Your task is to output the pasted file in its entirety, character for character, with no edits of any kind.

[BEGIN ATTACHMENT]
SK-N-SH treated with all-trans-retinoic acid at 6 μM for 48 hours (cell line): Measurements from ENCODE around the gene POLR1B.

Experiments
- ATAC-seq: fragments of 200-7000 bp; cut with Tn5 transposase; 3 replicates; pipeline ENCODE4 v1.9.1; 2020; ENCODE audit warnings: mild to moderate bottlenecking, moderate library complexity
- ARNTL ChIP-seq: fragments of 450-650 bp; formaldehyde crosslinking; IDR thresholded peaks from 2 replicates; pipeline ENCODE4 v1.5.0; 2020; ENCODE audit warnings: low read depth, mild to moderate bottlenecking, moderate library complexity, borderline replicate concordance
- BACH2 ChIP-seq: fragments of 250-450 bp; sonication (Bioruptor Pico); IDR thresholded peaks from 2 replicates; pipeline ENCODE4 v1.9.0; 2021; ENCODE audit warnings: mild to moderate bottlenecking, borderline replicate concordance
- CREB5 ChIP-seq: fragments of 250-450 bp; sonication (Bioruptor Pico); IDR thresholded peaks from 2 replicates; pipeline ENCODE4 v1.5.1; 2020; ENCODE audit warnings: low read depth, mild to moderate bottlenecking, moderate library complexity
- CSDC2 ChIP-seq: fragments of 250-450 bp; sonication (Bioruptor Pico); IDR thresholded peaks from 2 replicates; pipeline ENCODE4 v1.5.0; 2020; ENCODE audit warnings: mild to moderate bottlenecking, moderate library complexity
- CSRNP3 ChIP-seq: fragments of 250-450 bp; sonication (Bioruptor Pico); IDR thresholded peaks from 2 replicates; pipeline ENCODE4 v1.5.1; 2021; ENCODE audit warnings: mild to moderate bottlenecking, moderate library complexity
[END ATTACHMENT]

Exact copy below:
SK-N-SH treated with all-trans-retinoic acid at 6 μM for 48 hours (cell line): Measurements from ENCODE around the gene POLR1B.

Experiments
- ATAC-seq: fragments of 200-7000 bp; cut with Tn5 transposase; 3 replicates; pipeline ENCODE4 v1.9.1; 2020; ENCODE audit warnings: mild to moderate bottlenecking, moderate library complexity
- ARNTL ChIP-seq: fragments of 450-650 bp; formaldehyde crosslinking; IDR thresholded peaks from 2 replicates; pipeline ENCODE4 v1.5.0; 2020; ENCODE audit warnings: low read depth, mild to moderate bottlenecking, moderate library complexity, borderline replicate concordance
- BACH2 ChIP-seq: fragments of 250-450 bp; sonication (Bioruptor Pico); IDR thresholded peaks from 2 replicates; pipeline ENCODE4 v1.9.0; 2021; ENCODE audit warnings: mild to moderate bottlenecking, borderline replicate concordance
- CREB5 ChIP-seq: fragments of 250-450 bp; sonication (Bioruptor Pico); IDR thresholded peaks from 2 replicates; pipeline ENCODE4 v1.5.1; 2020; ENCODE audit warnings: low read depth, mild to moderate bottlenecking, moderate library complexity
- CSDC2 ChIP-seq: fragments of 250-450 bp; sonication (Bioruptor Pico); IDR thresholded peaks from 2 replicates; pipeline ENCODE4 v1.5.0; 2020; ENCODE audit warnings: mild to moderate bottlenecking, moderate library complexity
- CSRNP3 ChIP-seq: fragments of 250-450 bp; sonication (Bioruptor Pico); IDR thresholded peaks from 2 replicates; pipeline ENCODE4 v1.5.1; 2021; ENCODE audit warnings: mild to moderate bottlenecking, moderate library complexity